7. A Living section cover featuring Miles. Another thing about working at a newspaper - you (and your child and your dog) will be called on to model at least once. I have been in the paper blowing a kiss (like the Hershey kind), wearing frumpy mom clothes and modeling a crocheted bag.

8. A summer events guide. It's full of fun things to do in the area - all the good festivals, shows and concerts. All the good stuff that I probably won't go to. I always have good intentions until ... sorry, life just happened.

9. A stapler. Sadly, it's not of the red Swingline variety.

10. Recipes that I printed off from Self Magazine's Drop 10 challenge. I've been feeling in a rut with my eating/weight, and I wanted something to give me a bit of structure and variety. I'm not following the plan to the "T" (I'm making my own dinners) but using it as a guideline for lunches and snacks, which are the times I struggle the most.

11. A picture of my grandma and me at my high school graduation. It's not a particularly great photo - she looks like she was protesting and I was pretty heavy at the time. But, it's my grandma and any photo of her is awesome.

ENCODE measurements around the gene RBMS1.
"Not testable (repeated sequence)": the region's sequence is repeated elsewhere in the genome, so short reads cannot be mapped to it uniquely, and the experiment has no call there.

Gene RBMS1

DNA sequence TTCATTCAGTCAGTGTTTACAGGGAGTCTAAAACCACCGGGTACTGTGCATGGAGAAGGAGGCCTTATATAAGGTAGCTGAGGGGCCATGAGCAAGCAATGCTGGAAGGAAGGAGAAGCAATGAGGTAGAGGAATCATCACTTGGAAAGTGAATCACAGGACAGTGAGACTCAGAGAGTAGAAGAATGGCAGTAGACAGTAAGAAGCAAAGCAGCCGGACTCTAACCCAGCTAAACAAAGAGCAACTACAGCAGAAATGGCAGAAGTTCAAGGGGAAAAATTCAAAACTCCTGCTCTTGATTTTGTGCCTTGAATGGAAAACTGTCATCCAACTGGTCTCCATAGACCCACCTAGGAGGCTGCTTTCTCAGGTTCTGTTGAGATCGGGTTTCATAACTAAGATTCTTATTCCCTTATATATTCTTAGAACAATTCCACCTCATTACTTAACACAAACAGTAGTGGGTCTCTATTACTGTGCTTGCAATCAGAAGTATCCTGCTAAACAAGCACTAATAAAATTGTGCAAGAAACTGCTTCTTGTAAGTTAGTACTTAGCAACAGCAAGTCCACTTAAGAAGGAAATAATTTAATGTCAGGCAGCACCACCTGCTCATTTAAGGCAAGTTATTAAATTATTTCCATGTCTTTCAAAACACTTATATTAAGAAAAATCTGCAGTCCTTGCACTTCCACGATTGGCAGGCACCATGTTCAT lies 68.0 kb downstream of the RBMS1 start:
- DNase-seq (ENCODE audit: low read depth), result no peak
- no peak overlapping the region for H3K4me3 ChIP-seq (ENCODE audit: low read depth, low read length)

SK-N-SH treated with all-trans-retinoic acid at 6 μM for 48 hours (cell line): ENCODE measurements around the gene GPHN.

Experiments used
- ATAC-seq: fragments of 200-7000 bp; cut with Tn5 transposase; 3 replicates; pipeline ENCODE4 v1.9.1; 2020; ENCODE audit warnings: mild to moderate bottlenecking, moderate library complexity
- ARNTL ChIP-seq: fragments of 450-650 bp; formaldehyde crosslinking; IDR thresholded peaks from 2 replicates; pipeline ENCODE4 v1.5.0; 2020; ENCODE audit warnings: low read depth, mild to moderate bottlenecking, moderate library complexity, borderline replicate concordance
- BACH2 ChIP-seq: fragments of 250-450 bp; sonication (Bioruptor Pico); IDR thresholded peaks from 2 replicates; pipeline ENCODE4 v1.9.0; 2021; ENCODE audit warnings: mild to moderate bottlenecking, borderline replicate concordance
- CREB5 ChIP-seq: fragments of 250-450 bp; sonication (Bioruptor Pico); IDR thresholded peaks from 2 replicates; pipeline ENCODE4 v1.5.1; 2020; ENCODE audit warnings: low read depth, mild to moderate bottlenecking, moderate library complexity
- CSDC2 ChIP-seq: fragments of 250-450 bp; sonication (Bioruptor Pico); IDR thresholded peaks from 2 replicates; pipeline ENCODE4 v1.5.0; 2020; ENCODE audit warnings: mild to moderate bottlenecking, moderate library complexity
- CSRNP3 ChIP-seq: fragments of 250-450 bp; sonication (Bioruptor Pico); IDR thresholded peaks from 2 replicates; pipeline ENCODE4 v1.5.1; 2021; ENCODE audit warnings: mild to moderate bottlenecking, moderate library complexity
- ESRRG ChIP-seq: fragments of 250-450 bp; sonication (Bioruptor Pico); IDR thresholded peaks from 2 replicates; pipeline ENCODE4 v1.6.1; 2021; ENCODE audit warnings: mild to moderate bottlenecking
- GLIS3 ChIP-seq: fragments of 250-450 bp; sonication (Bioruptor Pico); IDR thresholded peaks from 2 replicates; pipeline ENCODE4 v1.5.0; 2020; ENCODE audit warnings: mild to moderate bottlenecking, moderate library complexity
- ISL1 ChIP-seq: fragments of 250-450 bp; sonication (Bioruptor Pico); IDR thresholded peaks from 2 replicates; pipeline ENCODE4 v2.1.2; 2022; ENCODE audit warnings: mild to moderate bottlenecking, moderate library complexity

The end ... except not. I am also supposed to answer a few questions. Dang it, L is so demanding.

1.  What time of the day are you at your best (morning, afternoon, evening, night)? Diet Coke time

2.  What time of the day do you prefer to run? MORNING

3.  What is your favorite distance to run? To race? I like to run 8 or 10 miles. I feel accomplished after that kind of distance but not spend. To race?  Half marathons.

4.   What is your favorite big box store to shop at (Meijer, Wal Mart, Target, other)? Target, hands down

5.   What is one physical activity you wish you could try? Cross Fit

6.  What is the one place you want to visit? San Francisco

7.  Describe your ideal place? Quiet

8.  What is something you are most proud of? Managing to keep Miles alive for 10+ months.